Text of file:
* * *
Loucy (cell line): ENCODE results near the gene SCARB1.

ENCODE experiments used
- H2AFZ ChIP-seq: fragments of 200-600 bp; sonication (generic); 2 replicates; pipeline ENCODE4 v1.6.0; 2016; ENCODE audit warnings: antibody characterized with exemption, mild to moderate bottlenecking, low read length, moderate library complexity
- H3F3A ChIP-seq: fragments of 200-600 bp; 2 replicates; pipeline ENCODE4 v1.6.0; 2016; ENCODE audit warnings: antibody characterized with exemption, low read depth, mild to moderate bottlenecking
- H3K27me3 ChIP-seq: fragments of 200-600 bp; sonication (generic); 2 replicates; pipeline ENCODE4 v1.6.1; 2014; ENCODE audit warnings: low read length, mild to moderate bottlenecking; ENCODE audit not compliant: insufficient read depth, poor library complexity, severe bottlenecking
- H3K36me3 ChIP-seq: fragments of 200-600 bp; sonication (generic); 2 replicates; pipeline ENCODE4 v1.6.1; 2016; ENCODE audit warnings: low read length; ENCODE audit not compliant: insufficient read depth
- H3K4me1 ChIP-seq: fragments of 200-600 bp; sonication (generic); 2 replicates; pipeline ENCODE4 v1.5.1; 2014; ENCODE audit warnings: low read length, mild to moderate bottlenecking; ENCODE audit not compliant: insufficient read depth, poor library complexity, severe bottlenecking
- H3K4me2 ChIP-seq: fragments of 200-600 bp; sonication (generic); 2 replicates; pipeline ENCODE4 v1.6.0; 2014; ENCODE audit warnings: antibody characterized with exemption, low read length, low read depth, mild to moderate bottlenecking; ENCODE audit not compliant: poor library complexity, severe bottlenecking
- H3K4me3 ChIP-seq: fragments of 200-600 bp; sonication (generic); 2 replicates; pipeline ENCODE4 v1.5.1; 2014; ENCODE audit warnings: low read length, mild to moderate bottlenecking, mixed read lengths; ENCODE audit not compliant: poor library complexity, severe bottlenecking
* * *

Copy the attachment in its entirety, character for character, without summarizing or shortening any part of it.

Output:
Loucy (cell line): ENCODE results near the gene SCARB1.

ENCODE experiments used
- H2AFZ ChIP-seq: fragments of 200-600 bp; sonication (generic); 2 replicates; pipeline ENCODE4 v1.6.0; 2016; ENCODE audit warnings: antibody characterized with exemption, mild to moderate bottlenecking, low read length, moderate library complexity
- H3F3A ChIP-seq: fragments of 200-600 bp; 2 replicates; pipeline ENCODE4 v1.6.0; 2016; ENCODE audit warnings: antibody characterized with exemption, low read depth, mild to moderate bottlenecking
- H3K27me3 ChIP-seq: fragments of 200-600 bp; sonication (generic); 2 replicates; pipeline ENCODE4 v1.6.1; 2014; ENCODE audit warnings: low read length, mild to moderate bottlenecking; ENCODE audit not compliant: insufficient read depth, poor library complexity, severe bottlenecking
- H3K36me3 ChIP-seq: fragments of 200-600 bp; sonication (generic); 2 replicates; pipeline ENCODE4 v1.6.1; 2016; ENCODE audit warnings: low read length; ENCODE audit not compliant: insufficient read depth
- H3K4me1 ChIP-seq: fragments of 200-600 bp; sonication (generic); 2 replicates; pipeline ENCODE4 v1.5.1; 2014; ENCODE audit warnings: low read length, mild to moderate bottlenecking; ENCODE audit not compliant: insufficient read depth, poor library complexity, severe bottlenecking
- H3K4me2 ChIP-seq: fragments of 200-600 bp; sonication (generic); 2 replicates; pipeline ENCODE4 v1.6.0; 2014; ENCODE audit warnings: antibody characterized with exemption, low read length, low read depth, mild to moderate bottlenecking; ENCODE audit not compliant: poor library complexity, severe bottlenecking
- H3K4me3 ChIP-seq: fragments of 200-600 bp; sonication (generic); 2 replicates; pipeline ENCODE4 v1.5.1; 2014; ENCODE audit warnings: low read length, mild to moderate bottlenecking, mixed read lengths; ENCODE audit not compliant: poor library complexity, severe bottlenecking